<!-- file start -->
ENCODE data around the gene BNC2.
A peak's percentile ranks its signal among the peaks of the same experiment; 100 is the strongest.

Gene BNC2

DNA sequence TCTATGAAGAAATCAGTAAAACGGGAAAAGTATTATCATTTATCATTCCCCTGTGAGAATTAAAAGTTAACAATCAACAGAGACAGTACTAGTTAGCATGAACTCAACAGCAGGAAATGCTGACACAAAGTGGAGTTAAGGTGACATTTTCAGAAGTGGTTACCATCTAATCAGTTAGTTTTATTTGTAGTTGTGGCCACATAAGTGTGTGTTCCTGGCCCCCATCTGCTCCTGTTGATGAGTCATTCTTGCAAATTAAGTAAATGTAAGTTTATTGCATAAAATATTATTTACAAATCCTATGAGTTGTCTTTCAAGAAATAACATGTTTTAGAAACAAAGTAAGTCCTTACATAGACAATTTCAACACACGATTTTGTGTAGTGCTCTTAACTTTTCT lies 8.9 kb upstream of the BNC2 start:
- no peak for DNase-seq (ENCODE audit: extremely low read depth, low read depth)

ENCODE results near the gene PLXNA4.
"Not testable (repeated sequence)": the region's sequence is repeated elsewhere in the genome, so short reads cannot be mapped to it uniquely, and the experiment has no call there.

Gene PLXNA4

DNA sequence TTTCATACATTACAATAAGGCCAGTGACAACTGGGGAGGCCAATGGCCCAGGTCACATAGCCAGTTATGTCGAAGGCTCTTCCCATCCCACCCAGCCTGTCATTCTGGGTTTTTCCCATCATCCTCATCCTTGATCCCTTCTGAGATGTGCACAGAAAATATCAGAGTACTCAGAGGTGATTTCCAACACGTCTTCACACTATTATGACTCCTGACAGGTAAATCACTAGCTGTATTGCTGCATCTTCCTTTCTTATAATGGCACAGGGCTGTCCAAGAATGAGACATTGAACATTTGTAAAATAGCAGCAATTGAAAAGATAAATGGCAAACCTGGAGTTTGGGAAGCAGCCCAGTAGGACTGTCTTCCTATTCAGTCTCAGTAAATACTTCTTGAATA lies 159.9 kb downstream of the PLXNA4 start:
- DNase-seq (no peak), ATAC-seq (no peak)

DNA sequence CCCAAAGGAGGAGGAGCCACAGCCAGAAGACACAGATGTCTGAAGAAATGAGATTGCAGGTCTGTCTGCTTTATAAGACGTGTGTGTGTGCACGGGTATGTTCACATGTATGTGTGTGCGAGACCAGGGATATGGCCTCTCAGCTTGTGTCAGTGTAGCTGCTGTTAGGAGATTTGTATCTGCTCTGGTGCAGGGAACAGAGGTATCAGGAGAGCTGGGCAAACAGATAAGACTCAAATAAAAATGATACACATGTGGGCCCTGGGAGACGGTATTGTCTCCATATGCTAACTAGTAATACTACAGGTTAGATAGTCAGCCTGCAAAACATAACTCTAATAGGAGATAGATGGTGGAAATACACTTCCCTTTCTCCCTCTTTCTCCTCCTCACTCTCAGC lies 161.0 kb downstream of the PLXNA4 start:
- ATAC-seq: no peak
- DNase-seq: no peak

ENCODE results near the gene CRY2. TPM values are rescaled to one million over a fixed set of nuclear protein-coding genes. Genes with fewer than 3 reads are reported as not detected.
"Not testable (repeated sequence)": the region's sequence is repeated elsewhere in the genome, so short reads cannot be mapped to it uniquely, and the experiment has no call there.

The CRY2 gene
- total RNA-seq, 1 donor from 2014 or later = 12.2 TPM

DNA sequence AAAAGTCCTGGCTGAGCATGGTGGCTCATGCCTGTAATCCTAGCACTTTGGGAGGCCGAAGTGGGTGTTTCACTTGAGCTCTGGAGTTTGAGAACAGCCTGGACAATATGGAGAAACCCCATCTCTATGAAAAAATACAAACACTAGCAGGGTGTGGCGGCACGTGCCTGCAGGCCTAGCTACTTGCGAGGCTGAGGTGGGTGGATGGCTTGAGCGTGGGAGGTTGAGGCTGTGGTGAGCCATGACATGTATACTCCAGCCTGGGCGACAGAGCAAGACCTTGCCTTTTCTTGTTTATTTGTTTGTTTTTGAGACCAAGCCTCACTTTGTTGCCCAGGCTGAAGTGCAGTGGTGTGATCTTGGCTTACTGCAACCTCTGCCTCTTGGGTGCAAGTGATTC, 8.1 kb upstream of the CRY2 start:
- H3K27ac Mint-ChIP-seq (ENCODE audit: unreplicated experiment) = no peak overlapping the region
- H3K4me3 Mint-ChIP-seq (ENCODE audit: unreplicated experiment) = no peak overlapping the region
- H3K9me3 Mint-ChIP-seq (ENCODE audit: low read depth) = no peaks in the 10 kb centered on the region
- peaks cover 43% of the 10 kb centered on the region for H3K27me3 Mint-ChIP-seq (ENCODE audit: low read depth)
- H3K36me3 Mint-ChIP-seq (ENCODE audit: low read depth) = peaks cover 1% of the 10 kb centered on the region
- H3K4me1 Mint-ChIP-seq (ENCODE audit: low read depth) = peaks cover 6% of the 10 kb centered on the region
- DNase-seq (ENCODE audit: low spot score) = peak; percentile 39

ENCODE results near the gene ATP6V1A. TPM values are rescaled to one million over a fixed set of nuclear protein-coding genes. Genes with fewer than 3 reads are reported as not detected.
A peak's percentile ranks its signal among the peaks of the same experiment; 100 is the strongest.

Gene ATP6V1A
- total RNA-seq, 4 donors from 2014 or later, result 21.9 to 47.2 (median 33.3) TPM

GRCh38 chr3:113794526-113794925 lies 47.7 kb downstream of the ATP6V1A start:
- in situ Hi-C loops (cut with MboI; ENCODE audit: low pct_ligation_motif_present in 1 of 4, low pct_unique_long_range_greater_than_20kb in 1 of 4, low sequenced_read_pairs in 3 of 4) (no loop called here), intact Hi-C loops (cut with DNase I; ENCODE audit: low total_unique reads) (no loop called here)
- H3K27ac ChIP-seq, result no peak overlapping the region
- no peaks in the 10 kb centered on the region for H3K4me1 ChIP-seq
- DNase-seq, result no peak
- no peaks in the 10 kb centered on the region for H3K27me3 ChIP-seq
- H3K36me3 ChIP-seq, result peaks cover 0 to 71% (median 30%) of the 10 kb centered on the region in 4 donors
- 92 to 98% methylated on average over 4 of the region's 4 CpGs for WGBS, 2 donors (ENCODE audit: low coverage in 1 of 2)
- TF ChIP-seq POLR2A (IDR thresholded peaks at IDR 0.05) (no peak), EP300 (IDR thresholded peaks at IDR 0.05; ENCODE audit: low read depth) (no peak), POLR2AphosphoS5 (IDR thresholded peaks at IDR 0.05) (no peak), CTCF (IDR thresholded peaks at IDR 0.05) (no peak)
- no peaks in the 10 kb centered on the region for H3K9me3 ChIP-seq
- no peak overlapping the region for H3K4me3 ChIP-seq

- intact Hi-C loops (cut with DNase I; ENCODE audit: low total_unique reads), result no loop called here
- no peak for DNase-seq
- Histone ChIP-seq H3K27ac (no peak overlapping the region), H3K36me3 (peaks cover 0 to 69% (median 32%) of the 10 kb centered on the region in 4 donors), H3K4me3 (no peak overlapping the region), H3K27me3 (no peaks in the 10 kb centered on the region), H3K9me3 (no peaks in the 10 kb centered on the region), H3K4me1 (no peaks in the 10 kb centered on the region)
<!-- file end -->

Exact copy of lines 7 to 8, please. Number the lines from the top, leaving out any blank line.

"Not testable (repeated sequence)": the region's sequence is repeated elsewhere in the genome, so short reads cannot be mapped to it uniquely, and the experiment has no call there.

Gene PLXNA4